Star Spangled Kiwi: Southland and the (not so) sinister Solomon Islands video

BENJAMIN MACK/STUFF.CO.NZ

Reporter Ben Mack spent Easter in Honiara, the capital of the Solomon Islands.

Paradise is a relative term, they say – "they" being somewhat more sane people who don't think travelling for three days to spend less than 24 hours in the Solomon Islands is a very good idea.

Wait, what?

Yeah, that happened this past weekend.

A rusting ship sits idly by the shore near the Central Market in Honiara, Solomon Islands.
BEN MACK/FAIRFAX NZ

A rusting ship sits idly by the shore near the Central Market in Honiara, Solomon Islands.

I know, I know – it's a rather bizarre thing to do, as the Australian Federal Police officers at Brisbane Airport informed me on my way back to Southland. But I told them exactly what I'm telling you now: I did it because I could.

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If you haven't guessed it by now, dear readers, I should probably inform you that I basically live for adventure and seeing new places. Even just a day in a South Pacific island country that sees only about 25,000 international visitors per year – and which was wracked by instability in the early 2000s that was so severe international military forces including New Zealand intervened – promised just that.

Hanging out with Brother Jonathan, left, and Brother Eddie, right, of the Melanesian Brotherhood in Honiara, Solomon Islands.
BEN MACK/FAIRFAX NZ

Hanging out with Brother Jonathan, left, and Brother Eddie, right, of the Melanesian Brotherhood in Honiara, Solomon Islands.

How does that saying go? Carpe diem, right?

Seize the day, sure.

So I seized an opportunity, and I don't regret it.

Southland Times reporter Ben Mack.
JOHN HAWKINS/FAIRFAX NZ

Southland Times reporter Ben Mack.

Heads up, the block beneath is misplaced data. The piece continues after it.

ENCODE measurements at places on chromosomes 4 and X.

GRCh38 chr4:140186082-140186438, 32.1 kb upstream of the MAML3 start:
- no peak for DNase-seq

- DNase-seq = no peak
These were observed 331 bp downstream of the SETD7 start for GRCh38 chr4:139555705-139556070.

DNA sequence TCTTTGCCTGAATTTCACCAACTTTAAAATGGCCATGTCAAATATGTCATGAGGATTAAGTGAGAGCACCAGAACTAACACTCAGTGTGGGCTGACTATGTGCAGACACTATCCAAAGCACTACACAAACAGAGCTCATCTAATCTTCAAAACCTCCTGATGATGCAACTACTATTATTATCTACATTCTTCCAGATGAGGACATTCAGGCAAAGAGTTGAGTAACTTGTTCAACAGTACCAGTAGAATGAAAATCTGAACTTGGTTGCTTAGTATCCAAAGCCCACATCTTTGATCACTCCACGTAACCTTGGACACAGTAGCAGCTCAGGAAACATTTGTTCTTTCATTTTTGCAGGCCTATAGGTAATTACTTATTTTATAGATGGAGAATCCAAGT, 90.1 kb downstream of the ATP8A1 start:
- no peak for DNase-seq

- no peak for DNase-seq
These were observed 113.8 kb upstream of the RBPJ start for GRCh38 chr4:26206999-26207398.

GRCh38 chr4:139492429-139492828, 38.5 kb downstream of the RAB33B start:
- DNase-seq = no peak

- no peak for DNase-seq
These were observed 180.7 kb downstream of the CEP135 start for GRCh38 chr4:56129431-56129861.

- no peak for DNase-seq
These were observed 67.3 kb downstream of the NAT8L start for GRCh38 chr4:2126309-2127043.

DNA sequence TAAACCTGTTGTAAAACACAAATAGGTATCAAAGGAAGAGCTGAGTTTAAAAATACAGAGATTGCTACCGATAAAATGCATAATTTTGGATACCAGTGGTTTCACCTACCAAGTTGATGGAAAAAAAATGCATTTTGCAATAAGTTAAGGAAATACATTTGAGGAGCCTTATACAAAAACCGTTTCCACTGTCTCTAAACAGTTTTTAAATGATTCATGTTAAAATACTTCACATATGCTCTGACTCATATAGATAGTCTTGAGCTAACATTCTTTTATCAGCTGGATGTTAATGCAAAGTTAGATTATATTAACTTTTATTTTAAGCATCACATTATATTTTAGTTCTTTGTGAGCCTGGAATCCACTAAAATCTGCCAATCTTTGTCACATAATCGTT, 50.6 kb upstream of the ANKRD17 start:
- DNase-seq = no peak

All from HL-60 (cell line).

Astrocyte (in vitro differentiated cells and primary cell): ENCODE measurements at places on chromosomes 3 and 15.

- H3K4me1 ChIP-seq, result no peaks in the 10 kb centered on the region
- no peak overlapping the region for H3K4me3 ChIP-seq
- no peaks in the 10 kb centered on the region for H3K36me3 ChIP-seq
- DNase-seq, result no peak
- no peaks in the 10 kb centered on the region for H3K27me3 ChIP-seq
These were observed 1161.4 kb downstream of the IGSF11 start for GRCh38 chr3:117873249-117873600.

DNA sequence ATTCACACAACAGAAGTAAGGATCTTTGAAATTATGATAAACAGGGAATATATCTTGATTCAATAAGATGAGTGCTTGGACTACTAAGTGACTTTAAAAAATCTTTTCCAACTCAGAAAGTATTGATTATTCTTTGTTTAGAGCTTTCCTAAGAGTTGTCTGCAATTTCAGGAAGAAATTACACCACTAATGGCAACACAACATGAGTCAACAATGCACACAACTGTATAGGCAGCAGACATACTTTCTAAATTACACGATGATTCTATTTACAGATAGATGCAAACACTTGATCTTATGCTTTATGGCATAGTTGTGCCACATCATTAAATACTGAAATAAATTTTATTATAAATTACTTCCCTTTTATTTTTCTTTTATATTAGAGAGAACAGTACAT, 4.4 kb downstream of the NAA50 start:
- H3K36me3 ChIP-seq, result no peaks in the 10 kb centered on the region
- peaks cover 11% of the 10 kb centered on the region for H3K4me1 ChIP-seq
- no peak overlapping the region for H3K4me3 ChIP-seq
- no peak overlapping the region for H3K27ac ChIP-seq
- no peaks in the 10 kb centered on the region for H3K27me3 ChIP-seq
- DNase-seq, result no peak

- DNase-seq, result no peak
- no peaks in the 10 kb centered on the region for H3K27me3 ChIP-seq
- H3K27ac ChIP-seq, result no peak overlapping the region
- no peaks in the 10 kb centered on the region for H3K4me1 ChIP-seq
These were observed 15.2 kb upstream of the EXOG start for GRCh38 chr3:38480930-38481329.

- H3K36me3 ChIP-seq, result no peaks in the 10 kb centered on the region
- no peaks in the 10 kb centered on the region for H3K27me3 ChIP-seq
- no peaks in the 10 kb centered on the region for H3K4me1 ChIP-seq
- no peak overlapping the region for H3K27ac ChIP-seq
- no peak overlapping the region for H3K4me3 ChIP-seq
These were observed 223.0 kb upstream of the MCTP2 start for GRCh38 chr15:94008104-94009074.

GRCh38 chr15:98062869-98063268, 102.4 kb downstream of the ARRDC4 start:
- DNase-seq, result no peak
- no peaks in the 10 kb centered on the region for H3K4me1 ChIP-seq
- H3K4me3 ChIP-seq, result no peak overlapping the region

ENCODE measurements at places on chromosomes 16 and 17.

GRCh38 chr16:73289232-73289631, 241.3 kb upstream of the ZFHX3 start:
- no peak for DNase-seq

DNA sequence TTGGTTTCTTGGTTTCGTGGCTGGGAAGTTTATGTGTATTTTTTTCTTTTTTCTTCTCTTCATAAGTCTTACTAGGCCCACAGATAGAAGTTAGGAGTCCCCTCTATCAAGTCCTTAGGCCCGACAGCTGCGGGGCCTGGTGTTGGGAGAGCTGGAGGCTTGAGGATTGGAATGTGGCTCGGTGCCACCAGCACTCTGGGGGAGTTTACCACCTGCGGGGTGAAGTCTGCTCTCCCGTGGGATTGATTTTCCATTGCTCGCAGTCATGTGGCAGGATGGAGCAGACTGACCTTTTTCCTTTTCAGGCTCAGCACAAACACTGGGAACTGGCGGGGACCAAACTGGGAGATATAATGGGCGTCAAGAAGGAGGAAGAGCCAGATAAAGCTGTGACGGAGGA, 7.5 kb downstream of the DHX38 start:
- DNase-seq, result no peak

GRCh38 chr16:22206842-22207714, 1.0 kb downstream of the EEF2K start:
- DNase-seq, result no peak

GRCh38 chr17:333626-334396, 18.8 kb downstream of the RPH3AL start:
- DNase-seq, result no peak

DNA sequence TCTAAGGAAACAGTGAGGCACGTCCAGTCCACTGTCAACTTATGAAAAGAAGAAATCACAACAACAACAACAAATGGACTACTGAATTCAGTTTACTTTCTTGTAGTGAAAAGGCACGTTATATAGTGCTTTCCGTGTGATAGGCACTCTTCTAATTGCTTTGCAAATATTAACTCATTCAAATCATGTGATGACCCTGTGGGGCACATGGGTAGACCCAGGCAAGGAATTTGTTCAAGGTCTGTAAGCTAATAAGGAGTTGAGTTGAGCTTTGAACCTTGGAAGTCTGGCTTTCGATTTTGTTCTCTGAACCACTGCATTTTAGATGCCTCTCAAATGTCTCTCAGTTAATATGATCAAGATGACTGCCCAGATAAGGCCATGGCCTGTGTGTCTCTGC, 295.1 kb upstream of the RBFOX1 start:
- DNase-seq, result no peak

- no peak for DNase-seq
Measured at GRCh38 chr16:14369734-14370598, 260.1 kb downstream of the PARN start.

Yes, yes, I could have stayed in Southland for Easter. But I hadn't travelled overseas since first coming to New Zealand in February 2015 – an excruciatingly long period of time for me. Seriously, it was getting to the point where it was either go on some madcap jaunt to a place people normally didn't go, or you'd find me on an island somewhere off the coast of Fiordland talking to a basketball while wearing a sombrero.

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Not an ideal look for a reporter who'd like to maintain some semblance of respectability.

There isn't a part of my trip that I regret. I met some amazing people, such as members of the Melanesian Brotherhood, a fraternal Anglican order of young men who make vows including not owning possessions, celibacy, and not drinking, smoking, or chewing the near-ubiquitous narcotic betel​ nut (which prolonged use of can literally turn your teeth red). Hanging out with Brother Jonathan, Brother Thomas, Brother Daniel, Brother Junior, Brother Eddie, and Brother Simon after meeting them by chance at the hostel (Chester Rest House) I was staying at was something I will never forget. When they invited me to dinner on Saturday night – telling me I was the first white person they'd done that for – after I'd randomly decided to buy them a fish from the bustling Central Market, I was truly moved.

And the dinner – and subsequent late-night conversation that I will fully admit was one of the deepest I've ever had – wasn't all. Going with them to All Saints Anglican Church the next day on Easter Sunday – in a structure not too dissimilar from a barn or shearing shed, but at which literally thousands of people from throughout the capital of Honiara and even further afield flocked to – was an experience I will never forget. It certainly was not where it was as if an occult hand had pulled me in and gotten me caught up with yet another shady organisation with rather obtuse motives (as has happened to me before).

It's experiences like the above that are what travel is all about, I reckon. It's not visiting exotic places or seeing esoteric things – it's the people you meet.

And guess what? That's also why I'm in Southland.

Yes, I do truly think the scenery here is very unique, and very pretty. But more importantly, I love the people, every one of whom has a story to tell and who could teach me more than I could ever possibly learn.

Funny, that.

So while it's nice to battle off to parts unknown every now and again, it's even nicer to come back to a place like Southland, because the people are so nice.

They really are.

Oh, and if anyone is wondering how I coped with the tropical heat in the Solomons: most locals wore T-shirts.

I still wore long sleeves.

P.S. I'm on leave for the next while, so this column will be on hiatus until I'm back. I'm not planning on spending my time away in Longyearbyen​ or Yamoussoukro, but one never knows…

 - Stuff

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